Business Impact Analysis

Business Impact Analysis and Continuity Requirements Analysis

Our Business Impact Analysis and Continuity Requirement Analysis will help you establish which components of your business are critical for the survival of your company.

The Business Impact Analysis (BIA) is the foundation on which the whole BCM process is built. It identifies, quantifies and qualifies the business impacts of a loss, interruption or disruption of business activities on an organization and provides the data from which appropriate continuity strategies can be determined.

The BIA documents the impacts over time that would result from a business interruption, and identifies both the urgency of product and service delivery and the activities which enable that delivery. This allows mitigation measures to be targeted at the most urgent activities within the organization thus improving the likely return on investment and minimal impact during disruption.

ContinuitySA’s BIA includes a Continuity Requirements Analysis (CRA) which collects information on the resources required to resume and continue the critical business processes to support the organization’s products and/or services. This step is undertaken at the same time as the BIA information is being gathered.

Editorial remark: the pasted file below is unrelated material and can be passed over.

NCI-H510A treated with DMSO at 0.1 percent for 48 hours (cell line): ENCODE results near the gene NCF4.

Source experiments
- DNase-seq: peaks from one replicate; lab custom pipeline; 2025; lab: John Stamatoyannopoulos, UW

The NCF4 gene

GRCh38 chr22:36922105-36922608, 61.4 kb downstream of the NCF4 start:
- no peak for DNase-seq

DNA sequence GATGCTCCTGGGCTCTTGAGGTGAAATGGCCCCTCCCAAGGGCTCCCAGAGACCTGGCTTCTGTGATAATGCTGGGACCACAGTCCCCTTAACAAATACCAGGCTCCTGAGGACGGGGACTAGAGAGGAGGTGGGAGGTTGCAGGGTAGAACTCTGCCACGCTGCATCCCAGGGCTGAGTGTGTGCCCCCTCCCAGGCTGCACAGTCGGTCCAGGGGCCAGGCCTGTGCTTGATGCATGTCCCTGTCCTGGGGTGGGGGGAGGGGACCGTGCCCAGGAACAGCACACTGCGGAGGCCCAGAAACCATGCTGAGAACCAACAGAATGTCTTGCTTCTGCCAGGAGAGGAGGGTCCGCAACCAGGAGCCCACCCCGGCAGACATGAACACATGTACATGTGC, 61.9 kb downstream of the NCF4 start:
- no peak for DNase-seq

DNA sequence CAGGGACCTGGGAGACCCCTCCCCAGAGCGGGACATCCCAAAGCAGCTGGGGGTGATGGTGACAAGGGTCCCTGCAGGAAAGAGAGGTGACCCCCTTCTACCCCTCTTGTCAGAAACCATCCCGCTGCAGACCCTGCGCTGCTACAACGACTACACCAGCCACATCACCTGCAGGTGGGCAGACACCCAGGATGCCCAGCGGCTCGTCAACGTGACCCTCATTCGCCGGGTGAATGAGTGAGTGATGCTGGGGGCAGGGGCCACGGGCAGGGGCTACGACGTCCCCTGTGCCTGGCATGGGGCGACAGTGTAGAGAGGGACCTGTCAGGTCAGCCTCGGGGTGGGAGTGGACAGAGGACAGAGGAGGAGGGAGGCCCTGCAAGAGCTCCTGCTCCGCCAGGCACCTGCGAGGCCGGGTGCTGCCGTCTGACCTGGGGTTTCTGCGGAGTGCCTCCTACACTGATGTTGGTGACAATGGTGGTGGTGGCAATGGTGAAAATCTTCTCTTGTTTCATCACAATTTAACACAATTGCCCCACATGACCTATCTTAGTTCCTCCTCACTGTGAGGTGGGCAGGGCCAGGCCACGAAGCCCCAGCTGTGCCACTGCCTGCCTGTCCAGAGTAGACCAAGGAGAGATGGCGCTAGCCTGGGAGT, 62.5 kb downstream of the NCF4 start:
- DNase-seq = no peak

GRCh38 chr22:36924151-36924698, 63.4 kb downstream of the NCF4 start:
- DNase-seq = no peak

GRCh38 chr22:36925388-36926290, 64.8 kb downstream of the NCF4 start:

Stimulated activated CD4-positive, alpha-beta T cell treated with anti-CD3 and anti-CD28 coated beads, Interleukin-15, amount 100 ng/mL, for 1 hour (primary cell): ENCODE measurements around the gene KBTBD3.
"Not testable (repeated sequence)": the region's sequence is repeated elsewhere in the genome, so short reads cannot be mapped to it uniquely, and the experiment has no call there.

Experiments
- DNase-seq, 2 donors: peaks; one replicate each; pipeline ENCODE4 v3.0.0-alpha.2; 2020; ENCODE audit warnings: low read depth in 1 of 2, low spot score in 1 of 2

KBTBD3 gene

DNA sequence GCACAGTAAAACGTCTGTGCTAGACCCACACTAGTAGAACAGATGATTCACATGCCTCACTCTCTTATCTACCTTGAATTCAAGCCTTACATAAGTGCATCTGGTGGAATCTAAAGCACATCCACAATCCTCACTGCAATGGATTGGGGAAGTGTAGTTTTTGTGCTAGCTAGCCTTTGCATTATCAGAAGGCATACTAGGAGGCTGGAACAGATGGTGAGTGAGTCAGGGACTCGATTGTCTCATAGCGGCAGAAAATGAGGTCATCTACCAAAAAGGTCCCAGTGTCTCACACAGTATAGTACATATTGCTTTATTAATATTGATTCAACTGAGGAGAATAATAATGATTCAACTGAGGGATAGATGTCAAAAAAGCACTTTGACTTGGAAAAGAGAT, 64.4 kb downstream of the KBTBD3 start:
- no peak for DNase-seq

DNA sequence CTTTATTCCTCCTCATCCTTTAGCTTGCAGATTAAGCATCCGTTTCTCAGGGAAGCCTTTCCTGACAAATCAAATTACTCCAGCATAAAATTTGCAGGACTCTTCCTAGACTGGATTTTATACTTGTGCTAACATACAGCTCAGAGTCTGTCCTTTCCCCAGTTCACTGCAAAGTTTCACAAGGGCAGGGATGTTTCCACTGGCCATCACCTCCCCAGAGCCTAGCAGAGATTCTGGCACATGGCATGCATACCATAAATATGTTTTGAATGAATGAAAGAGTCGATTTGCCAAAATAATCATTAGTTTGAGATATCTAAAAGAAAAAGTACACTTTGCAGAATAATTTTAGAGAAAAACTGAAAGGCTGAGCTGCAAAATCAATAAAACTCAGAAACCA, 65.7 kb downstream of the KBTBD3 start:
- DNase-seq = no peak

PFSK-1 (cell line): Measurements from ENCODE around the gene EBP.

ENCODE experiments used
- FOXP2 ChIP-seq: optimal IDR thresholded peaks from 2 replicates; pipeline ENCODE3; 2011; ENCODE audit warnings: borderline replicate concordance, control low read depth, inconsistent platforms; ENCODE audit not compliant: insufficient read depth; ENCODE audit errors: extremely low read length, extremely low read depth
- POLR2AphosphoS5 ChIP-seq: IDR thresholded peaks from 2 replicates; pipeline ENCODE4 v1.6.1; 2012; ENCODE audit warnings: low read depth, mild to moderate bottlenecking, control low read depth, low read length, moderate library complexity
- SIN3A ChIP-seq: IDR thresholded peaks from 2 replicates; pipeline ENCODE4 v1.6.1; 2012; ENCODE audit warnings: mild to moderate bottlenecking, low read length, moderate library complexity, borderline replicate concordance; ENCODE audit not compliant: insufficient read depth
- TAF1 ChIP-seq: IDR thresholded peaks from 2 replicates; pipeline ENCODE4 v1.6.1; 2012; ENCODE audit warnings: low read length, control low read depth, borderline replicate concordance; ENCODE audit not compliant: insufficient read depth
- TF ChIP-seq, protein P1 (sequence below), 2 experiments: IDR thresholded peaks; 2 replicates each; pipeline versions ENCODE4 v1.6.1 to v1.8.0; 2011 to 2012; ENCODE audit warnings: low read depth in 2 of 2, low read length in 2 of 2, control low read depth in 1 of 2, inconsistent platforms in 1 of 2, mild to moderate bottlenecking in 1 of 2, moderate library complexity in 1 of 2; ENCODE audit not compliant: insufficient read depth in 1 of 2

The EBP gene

The purpose of Business Impact Analysis is to:
  • Provide the resource information from which an appropriate recovery strategy can be determined
  • Identify resource requirements resulting from activity dependencies that exist both internally and externally

Concurrent with the BIA Analysis we will also perform a Risk Assessment (RA) on your organization. The purpose of evaluating threats is to identify measures that can be put in place to reduce the likelihood of interruption to the organization’s most urgent activities and the impact, should the risk be realised.

The process of evaluating threats uses risk assessment techniques to identify unacceptable concentrations of risk to activities, and single points of failure, and identifies measures that can be put in place to lower the likelihood of disruption to them.

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